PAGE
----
After cleaning up the breakfast dishes, I emerged from the companionway into the cockpit to see a fish on the end of my line! I had put the lines in the water when my watch started at sun-up. It was my first real fishing effort in three or four days, because it had been too rough: not too rough to fish, just too rough to deal with a fish should we catch one.
As I pulled the fish in hand-over-hand, I could tell from its pointy snout that it was either a tuna or a wahoo: definitely not a mahi mahi. As the fish got closer to the boat, I could see the unmistakable colors of a wahoo. Wa hoo! We finally caught a wahoo! Patrick grabbed the wire leader and tried to lift the fish over the lifelines, but those wahoo are darned heavy! The fish was struggling, and I didn't want to lose our very first wahoo, so I quickly thrust my hand under the gill cover and grabbed the gills to help haul the fish on board.
It was a nice sized wahoo for our-sized refrigerator: a meter long before I removed the long, pointy head and short tail. It wasn't much fun cleaning the fish in a rolling cockpit in 18 knots of wind; but Patrick steered the boat downwind for a less violent action while I cleaned, and we got her done. I should say, we got "him" done, because the wahoo was a male. Now, we have retired the trolling lines for the rest of the passage. The wahoo will provide us with about five generous meal's worth of fresh fish: more than enough to see us to Hilo.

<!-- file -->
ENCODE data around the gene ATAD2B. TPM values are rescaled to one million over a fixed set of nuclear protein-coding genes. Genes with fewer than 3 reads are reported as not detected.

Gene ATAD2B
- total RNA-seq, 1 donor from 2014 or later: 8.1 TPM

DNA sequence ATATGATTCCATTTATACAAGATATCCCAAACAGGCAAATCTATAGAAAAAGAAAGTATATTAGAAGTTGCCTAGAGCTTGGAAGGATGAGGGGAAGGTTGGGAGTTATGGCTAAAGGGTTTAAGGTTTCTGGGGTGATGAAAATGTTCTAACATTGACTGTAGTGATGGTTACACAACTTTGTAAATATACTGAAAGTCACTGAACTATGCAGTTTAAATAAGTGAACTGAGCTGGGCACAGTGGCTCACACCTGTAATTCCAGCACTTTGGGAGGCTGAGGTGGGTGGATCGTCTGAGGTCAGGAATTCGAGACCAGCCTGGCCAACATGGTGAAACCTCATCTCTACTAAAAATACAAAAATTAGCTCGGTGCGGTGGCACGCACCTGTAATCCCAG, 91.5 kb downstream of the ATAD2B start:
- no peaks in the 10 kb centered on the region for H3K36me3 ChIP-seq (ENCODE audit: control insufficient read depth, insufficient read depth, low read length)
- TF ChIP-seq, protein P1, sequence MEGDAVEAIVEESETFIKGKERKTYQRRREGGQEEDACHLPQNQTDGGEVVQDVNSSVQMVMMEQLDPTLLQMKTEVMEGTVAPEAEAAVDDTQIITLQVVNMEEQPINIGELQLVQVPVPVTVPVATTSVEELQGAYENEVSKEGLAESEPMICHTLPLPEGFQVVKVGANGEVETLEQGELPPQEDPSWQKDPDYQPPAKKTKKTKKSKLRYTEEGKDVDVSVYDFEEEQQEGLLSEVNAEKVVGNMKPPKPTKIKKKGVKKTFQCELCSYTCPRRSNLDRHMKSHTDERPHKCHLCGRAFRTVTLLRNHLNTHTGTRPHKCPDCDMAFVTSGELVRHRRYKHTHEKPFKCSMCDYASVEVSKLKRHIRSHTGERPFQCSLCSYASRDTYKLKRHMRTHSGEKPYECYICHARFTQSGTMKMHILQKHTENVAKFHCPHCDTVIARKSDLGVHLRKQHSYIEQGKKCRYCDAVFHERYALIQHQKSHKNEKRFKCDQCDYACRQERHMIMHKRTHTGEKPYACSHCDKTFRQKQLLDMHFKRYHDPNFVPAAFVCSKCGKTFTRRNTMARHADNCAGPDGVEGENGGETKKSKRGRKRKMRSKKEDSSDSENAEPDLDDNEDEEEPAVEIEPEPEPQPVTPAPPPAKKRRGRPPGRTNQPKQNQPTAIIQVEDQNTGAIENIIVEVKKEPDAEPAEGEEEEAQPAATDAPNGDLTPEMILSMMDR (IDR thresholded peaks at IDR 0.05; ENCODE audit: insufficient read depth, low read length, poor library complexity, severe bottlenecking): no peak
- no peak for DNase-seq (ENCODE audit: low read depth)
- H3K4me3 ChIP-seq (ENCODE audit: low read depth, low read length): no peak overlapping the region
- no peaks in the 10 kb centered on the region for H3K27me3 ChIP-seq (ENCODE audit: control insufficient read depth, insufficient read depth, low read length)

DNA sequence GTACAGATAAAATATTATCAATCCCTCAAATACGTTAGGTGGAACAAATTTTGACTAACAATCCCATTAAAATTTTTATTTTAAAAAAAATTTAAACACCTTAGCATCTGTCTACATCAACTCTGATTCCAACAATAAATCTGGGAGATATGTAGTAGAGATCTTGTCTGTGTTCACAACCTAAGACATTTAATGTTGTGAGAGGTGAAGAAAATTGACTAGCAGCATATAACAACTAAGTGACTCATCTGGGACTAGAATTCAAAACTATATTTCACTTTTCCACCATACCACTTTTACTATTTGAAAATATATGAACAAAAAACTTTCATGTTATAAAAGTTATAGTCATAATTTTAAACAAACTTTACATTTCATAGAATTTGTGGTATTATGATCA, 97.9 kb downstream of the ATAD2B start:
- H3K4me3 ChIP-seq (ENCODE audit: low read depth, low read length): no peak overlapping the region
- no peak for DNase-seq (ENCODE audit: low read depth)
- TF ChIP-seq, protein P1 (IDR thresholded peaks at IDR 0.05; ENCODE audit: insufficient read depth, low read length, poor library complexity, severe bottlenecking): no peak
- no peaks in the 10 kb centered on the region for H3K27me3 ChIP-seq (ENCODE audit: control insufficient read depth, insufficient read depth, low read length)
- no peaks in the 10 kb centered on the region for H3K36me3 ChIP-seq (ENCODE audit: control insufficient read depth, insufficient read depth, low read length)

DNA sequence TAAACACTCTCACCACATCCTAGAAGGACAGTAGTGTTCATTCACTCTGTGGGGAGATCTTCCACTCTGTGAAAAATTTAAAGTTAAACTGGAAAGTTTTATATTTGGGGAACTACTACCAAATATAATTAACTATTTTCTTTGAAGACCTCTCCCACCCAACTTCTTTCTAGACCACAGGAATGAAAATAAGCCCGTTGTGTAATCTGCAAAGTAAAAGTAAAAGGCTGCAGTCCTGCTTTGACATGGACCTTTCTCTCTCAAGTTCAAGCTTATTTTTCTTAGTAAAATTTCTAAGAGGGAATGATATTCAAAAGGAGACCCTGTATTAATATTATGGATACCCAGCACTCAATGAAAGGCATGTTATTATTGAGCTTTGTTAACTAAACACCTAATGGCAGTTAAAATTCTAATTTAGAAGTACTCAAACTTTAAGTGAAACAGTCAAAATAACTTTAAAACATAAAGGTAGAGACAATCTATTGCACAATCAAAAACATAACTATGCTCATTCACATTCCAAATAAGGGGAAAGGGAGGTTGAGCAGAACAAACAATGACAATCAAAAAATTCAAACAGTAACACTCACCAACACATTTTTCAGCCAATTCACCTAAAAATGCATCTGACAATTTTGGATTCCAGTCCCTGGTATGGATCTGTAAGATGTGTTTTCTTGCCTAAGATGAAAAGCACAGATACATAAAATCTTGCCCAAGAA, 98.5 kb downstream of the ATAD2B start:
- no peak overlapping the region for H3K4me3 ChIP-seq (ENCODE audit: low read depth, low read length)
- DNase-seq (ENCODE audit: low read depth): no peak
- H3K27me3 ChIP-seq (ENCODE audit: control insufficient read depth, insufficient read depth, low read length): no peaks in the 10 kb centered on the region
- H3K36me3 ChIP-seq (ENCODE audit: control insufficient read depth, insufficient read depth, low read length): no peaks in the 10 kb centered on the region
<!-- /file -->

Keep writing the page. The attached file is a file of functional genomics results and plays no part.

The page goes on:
The menu for Day 12? Wahoo fish sandwiches with garlic mayo for lunch and wahoo steaks with leftover pasta alfredo for dinner. Vegetables? What's a vegetable?
The conditions are still rough, but we are out of the lightning and most of the rain. The forecast shows no precipitation, but we still have about 80 percent cloud cover, and some of these clouds are holding rain. Winds are variable---16 to 25 knots with gusts to 28 (the forecast says 18 knots)---and the swells are still big and still steep. However, since the wind has been more from the east, we have been on a beam reach and have been able to maintain an average speed of five knots or better. (This also means the cockpit is very wet, as we occasionally get hit broadside by a wave whose top falls right into our cockpit.) It's looking good for our arrival at Hilo on Wednesday.
Posted from sea via Ham Radio.